Faith my eyes

When I was reading some articles about Millions to help Mike write questions for the discussion, I ran across a few that said that the writer, Frank Cottrell Boyce, was influenced by an interview in which Martin Scorsese said that a book that had inspired him was Six O’Clock Saints by Joan Windham. During one of my many viewings of the movie, I noticed that Damian reads it, too. I decided that I wanted to read it, too, so I checked the library catalog. Nada. Then I checked Amazon. Out of print. I checked Abebooks, at which time I realized that if I wanted to own a copy of the book, it would cost almost $200 (which made me really lament the copy that Damian was carrying around). I did an ILL. $1.51, baby, straight from UNCW. I read it last night, and I can definitely see why they found it inspiring. The way that it’s written would be very exciting to a kid like Damian. I didn’t necessarily agree with the way that everything was presented, but the writing style was very engaging, and the stories were accessible and real. I wanted to read bits of it to Mike, but he was studying, so I didn’t get to share all of it with him. I wouldn’t mind owning a copy . . . maybe it’ll be reprinted one day.

I was thinking about saints over the weekend, too. When I was at Susan’s house, I got to hold baby Madeleine, and as I was doing that I thought about another interview I read for Millions in which Danny Boyle was talking about kids and belief:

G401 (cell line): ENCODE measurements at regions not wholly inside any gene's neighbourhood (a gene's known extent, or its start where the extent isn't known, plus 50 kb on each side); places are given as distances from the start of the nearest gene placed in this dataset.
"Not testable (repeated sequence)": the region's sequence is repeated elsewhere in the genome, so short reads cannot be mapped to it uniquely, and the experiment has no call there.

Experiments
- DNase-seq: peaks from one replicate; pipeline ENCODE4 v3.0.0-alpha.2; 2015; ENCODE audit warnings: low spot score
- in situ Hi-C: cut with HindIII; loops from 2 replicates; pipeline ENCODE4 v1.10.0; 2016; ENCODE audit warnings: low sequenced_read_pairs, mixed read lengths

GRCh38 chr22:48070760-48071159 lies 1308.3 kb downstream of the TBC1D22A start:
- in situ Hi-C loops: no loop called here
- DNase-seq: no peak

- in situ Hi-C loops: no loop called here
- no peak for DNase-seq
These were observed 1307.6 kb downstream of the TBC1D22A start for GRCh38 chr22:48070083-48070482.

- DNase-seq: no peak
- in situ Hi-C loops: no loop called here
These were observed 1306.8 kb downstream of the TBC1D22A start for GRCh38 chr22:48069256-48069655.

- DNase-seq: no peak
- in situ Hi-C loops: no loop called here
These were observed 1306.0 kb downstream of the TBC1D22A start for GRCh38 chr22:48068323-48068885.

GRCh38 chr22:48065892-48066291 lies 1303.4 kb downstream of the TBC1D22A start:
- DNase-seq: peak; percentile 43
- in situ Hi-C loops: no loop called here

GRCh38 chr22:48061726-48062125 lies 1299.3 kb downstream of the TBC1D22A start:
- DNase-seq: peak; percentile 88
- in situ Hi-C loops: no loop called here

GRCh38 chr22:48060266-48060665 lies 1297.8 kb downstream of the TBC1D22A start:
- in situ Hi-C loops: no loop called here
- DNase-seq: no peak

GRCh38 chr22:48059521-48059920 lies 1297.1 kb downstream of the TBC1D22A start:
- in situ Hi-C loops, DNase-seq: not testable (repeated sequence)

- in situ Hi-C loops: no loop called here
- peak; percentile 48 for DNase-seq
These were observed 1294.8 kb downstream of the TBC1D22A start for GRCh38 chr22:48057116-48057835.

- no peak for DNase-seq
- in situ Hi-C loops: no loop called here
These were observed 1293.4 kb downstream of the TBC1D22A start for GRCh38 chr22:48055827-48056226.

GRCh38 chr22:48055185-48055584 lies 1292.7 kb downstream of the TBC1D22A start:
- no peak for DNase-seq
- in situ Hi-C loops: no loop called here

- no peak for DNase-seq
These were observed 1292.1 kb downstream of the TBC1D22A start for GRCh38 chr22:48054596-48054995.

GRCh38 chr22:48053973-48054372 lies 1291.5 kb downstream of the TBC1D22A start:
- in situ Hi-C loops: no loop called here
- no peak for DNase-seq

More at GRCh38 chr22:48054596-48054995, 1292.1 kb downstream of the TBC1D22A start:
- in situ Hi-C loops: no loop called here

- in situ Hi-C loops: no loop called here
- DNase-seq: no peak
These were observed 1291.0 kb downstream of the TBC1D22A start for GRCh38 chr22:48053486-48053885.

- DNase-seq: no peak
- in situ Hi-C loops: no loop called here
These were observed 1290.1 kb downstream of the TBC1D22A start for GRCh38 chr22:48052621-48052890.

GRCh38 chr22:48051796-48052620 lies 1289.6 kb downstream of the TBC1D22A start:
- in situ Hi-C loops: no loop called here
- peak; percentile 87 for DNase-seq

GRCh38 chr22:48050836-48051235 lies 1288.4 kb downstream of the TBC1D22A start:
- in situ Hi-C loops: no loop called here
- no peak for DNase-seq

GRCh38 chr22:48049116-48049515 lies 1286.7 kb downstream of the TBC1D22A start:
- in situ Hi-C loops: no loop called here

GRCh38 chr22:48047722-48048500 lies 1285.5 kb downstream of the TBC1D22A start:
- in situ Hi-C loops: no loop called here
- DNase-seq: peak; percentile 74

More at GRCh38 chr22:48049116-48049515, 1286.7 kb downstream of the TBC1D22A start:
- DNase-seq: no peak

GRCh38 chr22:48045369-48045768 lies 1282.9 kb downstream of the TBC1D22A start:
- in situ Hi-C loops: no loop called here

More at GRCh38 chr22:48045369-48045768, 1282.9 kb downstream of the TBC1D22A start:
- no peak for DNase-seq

Wordsworth, in one of his poems he talks about childbirth. You’re born from the sea, and as you walk up the shore, you know where you’ve come from, and you can see your Creator. But once language (your ability to describe things) arrives, you’ve just come over the brow of the hill. And you look back and you can’t see it anymore.

Before the point of language arriving, you’re still in touch with your source. When you look at babies, there’s something in their eyes sometimes. They look over your shoulder sometimes, and they’re looking at something. And you look back, but you’ve lost it. And you think, “What are they looking at?” So I think there is something in that.

Madeleine kept looking at things we couldn’t see, and we were talking about what she could possibly be looking at, and I thought, “She sees the saints! I bet St. Peter was telling her something!” hehe.

Seriously, though, I think that he might be right, that there’s something in that. I talked a few days ago about losing unself-consciousness as we age, and I think there are lots of areas where we trade innocence for the “sophistication” of the world. I thought about that as I was holding Madeleine, and even though I don’t know her or her mom very well, I prayed that as she grows up, she won’t lose the ability to see with eyes of faith.

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